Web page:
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  5. "המיקרופונים והרמקולים מוכנים…

"המיקרופונים והרמקולים מוכנים?"

Translation:Are the microphones and the speakers ready?

August 1, 2016

14 Comments


https://www.duolingo.com/profile/weitzhandler

Can mics be used in place of *microphones? I haven't tried, but it does make sense.


https://www.duolingo.com/profile/BezalelP

Sounds like slang to me.


https://www.duolingo.com/profile/JessicaDellEra

I think it should accept mics, as well as mikes. Both very common uses and spellings.


https://www.duolingo.com/profile/flootzavut

Where does רמקול come from?


https://www.duolingo.com/profile/BezalelP

It's a combination of רם = high , and קול = voice/sound.


https://www.duolingo.com/profile/Hava_Dorit

High can also mean the pitch - like the note High C. But loud would be a better English word for רם in this context.


https://www.duolingo.com/profile/BezalelP

The word רם literally means "high", like a mountain. I don't see how רם can be translated as loud, which is referring specifically to sound.


https://www.duolingo.com/profile/Hava_Dorit

Understood. But my ulpan teacher from 11 years ago - who is just as Israeli as you are - when she wanted us to speak up (be louder) in class, she would say "בקול רם". She clearly didn't mean that we should speak in a higher pitch. This is where I got my understanding from.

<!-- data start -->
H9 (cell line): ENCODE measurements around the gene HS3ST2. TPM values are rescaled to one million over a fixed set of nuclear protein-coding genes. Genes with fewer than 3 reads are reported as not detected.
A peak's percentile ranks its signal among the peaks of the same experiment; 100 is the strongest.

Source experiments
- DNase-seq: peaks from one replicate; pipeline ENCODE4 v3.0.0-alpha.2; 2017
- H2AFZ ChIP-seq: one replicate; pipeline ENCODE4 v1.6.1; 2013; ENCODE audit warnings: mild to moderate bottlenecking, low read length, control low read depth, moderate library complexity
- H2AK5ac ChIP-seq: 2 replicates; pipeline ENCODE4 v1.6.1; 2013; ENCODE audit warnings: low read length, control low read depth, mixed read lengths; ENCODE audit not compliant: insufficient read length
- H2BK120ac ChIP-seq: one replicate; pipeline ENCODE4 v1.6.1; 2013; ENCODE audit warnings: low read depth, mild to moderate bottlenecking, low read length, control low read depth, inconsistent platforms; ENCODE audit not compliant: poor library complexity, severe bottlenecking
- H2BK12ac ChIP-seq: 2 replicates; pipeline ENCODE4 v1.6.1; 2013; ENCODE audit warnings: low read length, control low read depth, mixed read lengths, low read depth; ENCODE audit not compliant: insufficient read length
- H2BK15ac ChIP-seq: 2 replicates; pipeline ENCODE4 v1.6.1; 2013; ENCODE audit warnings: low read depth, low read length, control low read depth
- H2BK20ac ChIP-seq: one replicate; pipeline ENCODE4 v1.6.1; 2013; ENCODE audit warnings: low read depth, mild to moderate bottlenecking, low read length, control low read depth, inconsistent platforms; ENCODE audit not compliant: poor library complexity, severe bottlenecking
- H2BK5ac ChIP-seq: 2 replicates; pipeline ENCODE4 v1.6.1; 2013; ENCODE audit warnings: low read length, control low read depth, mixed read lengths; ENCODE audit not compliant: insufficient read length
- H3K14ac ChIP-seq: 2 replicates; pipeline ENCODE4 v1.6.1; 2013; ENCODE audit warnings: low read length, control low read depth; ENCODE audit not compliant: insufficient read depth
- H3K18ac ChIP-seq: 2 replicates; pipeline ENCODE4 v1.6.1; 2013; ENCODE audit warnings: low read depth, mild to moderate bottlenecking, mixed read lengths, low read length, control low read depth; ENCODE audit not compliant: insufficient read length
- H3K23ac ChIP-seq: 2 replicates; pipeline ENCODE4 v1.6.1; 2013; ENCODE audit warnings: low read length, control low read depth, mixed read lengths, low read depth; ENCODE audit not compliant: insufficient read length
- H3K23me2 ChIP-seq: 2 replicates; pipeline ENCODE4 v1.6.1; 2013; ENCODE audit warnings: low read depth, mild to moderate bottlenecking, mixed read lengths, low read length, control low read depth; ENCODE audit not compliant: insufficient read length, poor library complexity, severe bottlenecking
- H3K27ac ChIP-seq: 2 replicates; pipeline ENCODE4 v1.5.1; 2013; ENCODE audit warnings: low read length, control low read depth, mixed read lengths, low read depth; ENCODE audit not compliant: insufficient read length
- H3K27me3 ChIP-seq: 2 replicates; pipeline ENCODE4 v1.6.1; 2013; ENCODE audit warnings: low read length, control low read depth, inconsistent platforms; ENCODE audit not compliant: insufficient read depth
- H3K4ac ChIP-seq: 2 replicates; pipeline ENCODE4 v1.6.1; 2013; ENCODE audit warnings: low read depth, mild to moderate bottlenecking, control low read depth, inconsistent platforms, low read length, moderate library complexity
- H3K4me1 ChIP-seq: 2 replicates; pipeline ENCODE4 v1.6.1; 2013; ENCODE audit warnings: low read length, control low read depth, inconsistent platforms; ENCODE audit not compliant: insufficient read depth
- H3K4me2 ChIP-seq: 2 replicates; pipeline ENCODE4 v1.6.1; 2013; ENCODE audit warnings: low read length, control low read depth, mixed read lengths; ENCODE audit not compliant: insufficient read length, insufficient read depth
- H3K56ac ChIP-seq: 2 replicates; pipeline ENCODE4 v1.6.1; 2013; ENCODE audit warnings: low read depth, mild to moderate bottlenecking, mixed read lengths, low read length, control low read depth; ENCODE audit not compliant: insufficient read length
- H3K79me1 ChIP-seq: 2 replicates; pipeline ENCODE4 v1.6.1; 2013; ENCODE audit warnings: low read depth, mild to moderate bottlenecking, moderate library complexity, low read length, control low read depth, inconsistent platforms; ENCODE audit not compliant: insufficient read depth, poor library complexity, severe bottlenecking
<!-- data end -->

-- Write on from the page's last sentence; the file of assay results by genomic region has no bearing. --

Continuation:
So, if you're both right, then the use of רם in רמקול is not literal, but an expression. The word רם doesn't have to mean "loud" literally. But רמקול does translate in English to the word "loudspeaker."

Does this make sense to you?

Many thanks for your time and patience.


https://www.duolingo.com/profile/BezalelP

Your teacher didn't mean that you should speak in a higher pitch, but she could have meant that she wants you to speak UP or that she wants your voice to be carried ABOVE other voices/sounds/noises in the background.

Moving between languages is in many cases not literal. A lot of words have slightly different meanings or variations in different contexts.

There is no direct translation for "loud" in Hebrew. We have רועש = noisy, צועק = yelling, or מדבר בקול רם = speaking/talking loudly.


https://www.duolingo.com/profile/dovbear57

And in English we talk about turning something up to a high volume -- same thing


https://www.duolingo.com/profile/Hava_Dorit

loudspeaker is another word for speaker

Edited to add: not the person, but the "gizmo" (usually referred to by professionals as a transducer).


https://www.duolingo.com/profile/TeribleT

Ha'mikrofonim ve'ha-ram'kolim muchanim?


https://www.duolingo.com/profile/IngeborgHa14

Although קוֹל voice, sound forms its plural in קוֹלוֹת, its composite רַ֫מְקוֹל is regularised to רַ֫מְקוֹלִים.


https://www.duolingo.com/profile/Home-To-Him

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